Why should I sell to a collector?

The private collector is usually buying because of his love of history, the objects themselves and is therefore willing to spend his own funds to indulge this passion. Also you have the peace of mind of being paid immediately.

Can't I donate my things to a museum, where they will be on display forever with my name on?

Museums and Historical Societies often have tens of thousands of items to be stored, taken care of and inventoried. Only a very small fraction of their collections will ever be out on display for the public to see. Remember the final scene at the end of "Raiders of the Lost Ark" where the Ark of the Covenant is shuttled into an endless government warehouse? Many institutions are understaffed and frankly, militaria is of little interest when compared to furniture, silver and other more prestigious "politically correct" antiques. WWII German and Japanese items are particularly considered too "offensive" for most museums to even place on exhibit.

Do museums ever dispose of items from their collections?

Donating something to a museum with the belief that it will be preserved there for all eternity has proven for many to be a rude shock. Major museums (even the Smithsonian!) have sold huge amounts of unwanted items, duplicates and lovingly donated things that no longer interest them. This is done for fund raising for renovations, to make space and to purchase other objects, or pay for daily operations. If the curator likes American silver, all the military and weapons might be sold to fund the purchase of that Revere teapot! Museums frequently redefine their mission and readjust their collections to reflect new interests.

Could I sell it to a museum?

Even if they want what you have, museums rarely have funding for purchases, and it can take years of meetings for them to even decide or actually pay.

What about placing my things at an auction?

Auctions are sometimes a good way to dispose of items, but are always risky as things might sell very cheaply. Bargains are found at auctions all the time! It can also involve months of waiting until your items are auctioned (while out of your possession), and weeks or months until you actually receive payment after the sale. There is also no guarantee interested collectors will even know about your objects if the auction house does not properly promote them. Ebay will not allow any Nazi related items or firearms of any type even antiques. It also takes a good deal of time and experience to properly photograph, scan and create the listing for each item. There are also major risks for the unwary to be duped by bidders.

I'm a WW2 Veteran - shouldn't I give my mementos to my children?

Absolutely, if they have a genuine interest. However, should you feel they will just sell anyway, or dividing it up will cause a family squabble, you might be wiser to sell yourself and gift them the proceeds. If your family has no interest, sell now rather then leaving your wife the burden of trying to sell after you are gone and dealing with probate court, heirs, etc. Besides, Don likes to hear and record the veteran's first hand untold stories that go with the relics. It's part of preserving our history.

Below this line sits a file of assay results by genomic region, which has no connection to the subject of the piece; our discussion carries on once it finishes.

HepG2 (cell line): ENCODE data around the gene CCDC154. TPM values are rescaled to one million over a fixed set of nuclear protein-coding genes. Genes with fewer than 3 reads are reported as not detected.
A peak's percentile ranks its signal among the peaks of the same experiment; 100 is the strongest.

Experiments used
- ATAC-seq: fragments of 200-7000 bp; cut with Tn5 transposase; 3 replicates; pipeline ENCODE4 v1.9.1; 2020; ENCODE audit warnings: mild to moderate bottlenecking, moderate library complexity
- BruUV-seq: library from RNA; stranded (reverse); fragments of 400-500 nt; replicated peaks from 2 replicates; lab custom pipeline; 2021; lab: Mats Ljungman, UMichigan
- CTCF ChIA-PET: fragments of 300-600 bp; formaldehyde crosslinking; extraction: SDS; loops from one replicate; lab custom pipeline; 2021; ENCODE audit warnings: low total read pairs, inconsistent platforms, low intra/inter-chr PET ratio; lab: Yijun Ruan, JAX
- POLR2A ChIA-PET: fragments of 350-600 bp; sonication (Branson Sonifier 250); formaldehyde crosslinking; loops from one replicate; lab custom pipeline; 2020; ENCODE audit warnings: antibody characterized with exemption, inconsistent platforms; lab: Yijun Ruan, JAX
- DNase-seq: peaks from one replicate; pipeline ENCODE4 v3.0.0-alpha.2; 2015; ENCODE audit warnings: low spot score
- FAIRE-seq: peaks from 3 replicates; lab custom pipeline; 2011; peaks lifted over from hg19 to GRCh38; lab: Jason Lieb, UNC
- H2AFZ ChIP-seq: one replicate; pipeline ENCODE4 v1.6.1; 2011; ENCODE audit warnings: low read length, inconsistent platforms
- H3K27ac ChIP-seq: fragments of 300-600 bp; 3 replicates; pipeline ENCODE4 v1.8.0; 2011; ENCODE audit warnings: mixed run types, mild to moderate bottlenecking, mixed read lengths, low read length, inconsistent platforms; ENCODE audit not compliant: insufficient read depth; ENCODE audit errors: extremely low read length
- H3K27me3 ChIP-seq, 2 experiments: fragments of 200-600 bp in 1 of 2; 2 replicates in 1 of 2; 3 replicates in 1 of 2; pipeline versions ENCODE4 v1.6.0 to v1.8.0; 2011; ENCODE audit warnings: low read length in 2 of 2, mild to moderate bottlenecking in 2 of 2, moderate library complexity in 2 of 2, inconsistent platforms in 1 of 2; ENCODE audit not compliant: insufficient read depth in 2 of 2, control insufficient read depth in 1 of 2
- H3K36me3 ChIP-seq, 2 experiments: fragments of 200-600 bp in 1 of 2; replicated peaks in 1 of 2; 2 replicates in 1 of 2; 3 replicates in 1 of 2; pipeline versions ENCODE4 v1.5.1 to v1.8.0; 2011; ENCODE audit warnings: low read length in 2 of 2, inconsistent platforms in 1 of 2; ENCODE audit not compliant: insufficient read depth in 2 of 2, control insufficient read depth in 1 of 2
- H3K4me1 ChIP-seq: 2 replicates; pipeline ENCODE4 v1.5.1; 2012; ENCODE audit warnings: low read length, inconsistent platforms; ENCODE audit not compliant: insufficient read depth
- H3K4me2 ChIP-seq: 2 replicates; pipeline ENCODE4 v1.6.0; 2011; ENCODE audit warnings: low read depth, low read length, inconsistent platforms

Should I clean my items up?

Please do nothing, I've seen so many wonderful things ruined by well intentioned cleaning or repair work.

Can you travel to see my items?

I'm happy to if the material warrants a trip, and you're genuinely prepared to make a deal on the spot if we mutually agree on a price. Of course, you are under positively no obligation to sell me anything if you decide not to. If a family conference is required please have that before my visit and designate one person to act as decision maker for all.

What are the most valuable things?

They are often not what folks call about in the first place. To a non-collector, a glistening ( but all too commonplace) dagger may look like a pretty valuable item, but in reality it's the dirty pair of boots that could be the goodie. It's crucial to let me review EVERYTHING, leaving out nothing, no matter how small or trivial it appears. Too often I'm told about an item, then if the caller is informed it's not of much value, they don't bother to mention anything else. "Hey, if he wasn't excited about this swell dagger, no use mentioning the other stuff ". Please never make a judgement on your own which is the significant item, it may be incorrect!

What about an appraisal?

If you are not interested in selling, I do written insurance appraisals for a fee which is based on what is involved. I have done then for major museums, historical societies and private individuals.

Do you keep everything you buy for your own personal collection?

Like any collector, items I buy that don’t interest me as much might be resold or traded to other collectors. Many collections are somewhat fluid, interests change, things are upgraded, duplicates and items are thinned out often to finance new purchases. Sometimes I've had to buy an entire collection or grouping just to acquire the single piece I wanted. I have kept items some items in my collection for over 40 years and some just a day. That's part of the fun of collecting!

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